First-time Claims and Continuing Claims recorded drops in numbers

'First-Time Claims and Continuing Claims reported rising numbers

The headline data is the seasonally adjusted (SA) first-time claims (FTU) data. A secondary number than is sometimes reported is the seasonally adjusted continuing claims (CC) data. A third number hat is rarely mentioned is the seasonally adjusted Insured Unemployment Rate (IUR.) Even when the non-seasonally adjusted data records a drop in value the seasonally adjusted data can report a rising value. That is what happened this week.

First-time Unemployment Claims fell 5.35% to 208,782 claims. It was thought that the NSA FTU claims data could fall to between 197,000 and 215,000 claims.  We are seeing first-time claims come in 4,000 claims higher than last year for 2 million more covered insured. If the SA FTU claims data was population adjusted as well as "seasonally adjusted" then we would probable have a seasonally adjusted FTU below 200,000.

The First time claims data could have been reported much lower. The SA FTU could have been reported between 204,000 and 214,000 if we used the seasonal factors from the 1960s and 1970s.

The Non-seasonally adjusted continuing claims data was recorded down 1.21% to 2.087 million claims. This is 106,000 claims lower than the same week last year. This is the lowest continue claims level, NSA or SA, for the first week of March since 1973.

The seasonally adjusted continuing claims was reported at 1.776 million claims. Normally a value under 2 million is considered good for SA CC. The 2 million mark is comparable to the 300,000 SA FTU claims value.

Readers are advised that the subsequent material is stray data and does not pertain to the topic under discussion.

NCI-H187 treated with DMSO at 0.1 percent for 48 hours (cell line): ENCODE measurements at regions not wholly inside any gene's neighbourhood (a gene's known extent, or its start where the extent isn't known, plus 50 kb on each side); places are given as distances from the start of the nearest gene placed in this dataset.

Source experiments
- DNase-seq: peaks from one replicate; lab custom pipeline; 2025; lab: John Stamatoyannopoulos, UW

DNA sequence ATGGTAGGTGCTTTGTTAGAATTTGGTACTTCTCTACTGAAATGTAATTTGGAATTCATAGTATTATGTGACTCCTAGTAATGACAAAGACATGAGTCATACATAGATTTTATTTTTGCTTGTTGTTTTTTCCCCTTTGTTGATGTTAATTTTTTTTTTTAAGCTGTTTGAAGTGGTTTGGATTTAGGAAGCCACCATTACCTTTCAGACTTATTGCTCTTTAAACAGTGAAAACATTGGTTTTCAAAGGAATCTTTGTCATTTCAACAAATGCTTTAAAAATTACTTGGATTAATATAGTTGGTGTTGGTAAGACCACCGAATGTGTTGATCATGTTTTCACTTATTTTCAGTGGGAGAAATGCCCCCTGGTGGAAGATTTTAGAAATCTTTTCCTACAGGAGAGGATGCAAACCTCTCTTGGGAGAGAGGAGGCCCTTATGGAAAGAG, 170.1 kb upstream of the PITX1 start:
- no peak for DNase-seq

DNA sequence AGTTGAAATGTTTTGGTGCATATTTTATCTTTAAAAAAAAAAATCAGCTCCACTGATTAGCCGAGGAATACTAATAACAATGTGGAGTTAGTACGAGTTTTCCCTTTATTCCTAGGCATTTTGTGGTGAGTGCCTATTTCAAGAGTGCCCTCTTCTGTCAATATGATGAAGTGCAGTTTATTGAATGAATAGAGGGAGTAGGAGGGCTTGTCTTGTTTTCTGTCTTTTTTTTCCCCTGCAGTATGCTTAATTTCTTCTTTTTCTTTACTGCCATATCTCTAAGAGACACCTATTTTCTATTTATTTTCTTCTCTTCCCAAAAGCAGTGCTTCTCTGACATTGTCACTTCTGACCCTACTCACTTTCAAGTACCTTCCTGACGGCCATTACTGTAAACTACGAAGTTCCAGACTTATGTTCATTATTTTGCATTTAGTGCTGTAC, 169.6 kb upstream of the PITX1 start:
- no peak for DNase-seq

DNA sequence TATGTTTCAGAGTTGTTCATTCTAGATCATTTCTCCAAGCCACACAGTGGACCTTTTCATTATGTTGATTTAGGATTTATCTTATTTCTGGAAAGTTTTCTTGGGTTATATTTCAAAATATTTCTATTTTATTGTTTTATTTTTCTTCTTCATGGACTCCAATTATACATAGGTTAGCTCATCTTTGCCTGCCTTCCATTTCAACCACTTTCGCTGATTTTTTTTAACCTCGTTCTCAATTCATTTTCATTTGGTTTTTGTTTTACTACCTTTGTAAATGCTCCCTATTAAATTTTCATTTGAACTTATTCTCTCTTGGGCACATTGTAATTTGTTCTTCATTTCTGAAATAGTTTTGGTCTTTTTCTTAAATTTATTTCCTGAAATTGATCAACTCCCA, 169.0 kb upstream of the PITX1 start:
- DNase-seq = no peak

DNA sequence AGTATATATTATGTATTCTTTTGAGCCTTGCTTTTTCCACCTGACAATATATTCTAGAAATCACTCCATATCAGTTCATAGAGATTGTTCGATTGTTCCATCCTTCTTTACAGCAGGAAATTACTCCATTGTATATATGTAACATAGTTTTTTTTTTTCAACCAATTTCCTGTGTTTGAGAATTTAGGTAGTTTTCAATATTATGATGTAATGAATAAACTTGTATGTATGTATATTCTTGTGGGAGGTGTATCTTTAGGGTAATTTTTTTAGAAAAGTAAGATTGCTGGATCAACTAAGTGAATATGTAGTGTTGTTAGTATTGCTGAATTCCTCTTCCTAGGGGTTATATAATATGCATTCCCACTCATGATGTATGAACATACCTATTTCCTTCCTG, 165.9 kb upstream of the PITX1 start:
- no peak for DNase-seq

You cannot compare the Weekly claims data to the monthly U-3 unemployment claims, nor the monthly job openings claims. Next week we will receive the January Job Openings and Labor Turnover Survey (JOLTS) data on job opening, hires, quits and separations. Last week we received the February Jobs Report. The Jobs report is created using two data sets: The Current Population Survey (CPS) jobs and unemployment data and the Current Employment Statistics (CES) worker data. These are four different data sets with different sample sizes, different margins of error, different seasonal factors, measuring different things. It is disingenuous to make direct comparisons between the four data sets.

The Insured Unemployment Rate fell to 1.46%. You will hear that the "unemployment rate" is closer to 4%. The headline unemployment number includes those people who are not working who are looking for work. The IUR is the unemployment rate of the covered insured who recently were working. This is a huge difference. The current 1.46% IUR is lower than it was during the end of 2000 through 2014 and into 2015.  The IUR tends to fall through the end of October and into the first week of November. Last year we set an all-time NSA IUR record at 0.95%. Last year the rate was a reduction form 1.11% the prior October. This October could we drop below 0.90%? Could it hit 0.85%?

The weekly claims data is important. It is the most current data that we receive during a month. This data was collected March 9th for FTU claims and March 2 for continuing claims. Most data is collected and reported 3 weeks later. Next week's continuing claims data will give us an idea the direction that the U-3 unemployment data is heading. This data set is, again, entirely different from the CPS U-3 unemployment data. It only gives us an idea of where it is heading, not really how low it will fall. It is an indirect comparison. Things are still improving compared to last year.

It's the Economy.

 Reclaiming Common Sense